Then there is this curious little feature. Listen to the opening words in Latin: - ‘O sapientia; O Adonai; O Radix Jesse; O Clavis David; O Oriens; O Rex gentium; O Emmanuel.’

In reverse order the letters after the first ‘O’ spell 'Ero cras' - 'I will be (with you) tomorrow'. This may be intentional, or it may be a coincidence turned into a linguistic conceit, but it is undeniably extraordinary.

Each antiphon is a selection of scriptural texts, several phrases from the Hebrew Scriptures placed alongside one another. Mary’s words to her unborn child are deeply, deeply founded in the tradition from which he, and she, emerge.

Why do I tell all this to you today? Well, today is ‘O sapientia’ the first of the seven days.

It seemed to me there could be no better day to remind you of the depth and breadth of the liturgy. But I tell you for more reason than that.

There is a local reason. There on the south wall above the Sacristy door is a window commemorating Geoffrey Chaucer and his links with this church, links with the Canterbury Pilgrims who set off from here journeying to the shrine of Thomas Becket who had preached here before he fled from London. In the Canterbury Tales the Second Nun’s tale begins with an invocation, a prayer for help, to the Virgin Mary.

‘And thou that art the flower of virgins all.
Of whom St Bernard had such skill to write
To thee, at my beginning first I call’… and on goes the prayer…
‘Within the blissful cloister of thy womb
There took man’s shape the eternal love and peace,
Lord and guide of the trinal circle, whom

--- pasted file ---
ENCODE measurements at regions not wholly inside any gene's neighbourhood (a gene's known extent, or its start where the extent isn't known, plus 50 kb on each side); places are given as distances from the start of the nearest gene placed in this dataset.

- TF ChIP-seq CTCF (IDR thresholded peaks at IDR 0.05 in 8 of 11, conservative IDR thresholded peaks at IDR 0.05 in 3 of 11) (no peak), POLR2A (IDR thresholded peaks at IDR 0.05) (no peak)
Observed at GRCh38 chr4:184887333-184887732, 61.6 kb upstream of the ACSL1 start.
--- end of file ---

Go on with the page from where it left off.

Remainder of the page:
The heavens and earth and sea shall never cease
To glorify, pure virgin, the increase
Of whose fair body, never by man mated,
Was the creator of all things created.’

Of whose fair body was the creator of all things created.

It is a translation of Dante’s Bernard’s use of the paradox – worshipping Mary, worshipping Christ. Mary the mother of Jesus, Jesus the Son of God, Word made flesh, creator of all that has life.

Julian of Norwich’s Westminster Manuscript of her ‘Revelations’ begins with a great illuminated ‘O’. It says,

Ure gracious & goode/ lorde god shewed me in/ party the wisdom & the trewthe/ of the soule of oure blessed lady/ saynt mary. Where in I under/stood the reuerent beholdynge/ that she beheld her god that is/ her maker. maruelyng with/ grete reuerence that he wolde/ be borne of her that was a/ simple creature of his makyng. ‘

…‘marvelling with great reverence that he would be born of her that was a simple creature of his making’…

Julian of Norwich and Chaucer understood the meaning of the paradox and of the marvelling, they knew the Advent Antiphons and they recognised in their devotional depth the tender love of a mother for her unborn child, marvelling. That is where we are in this Advent season, at the point of tender love for the unborn child.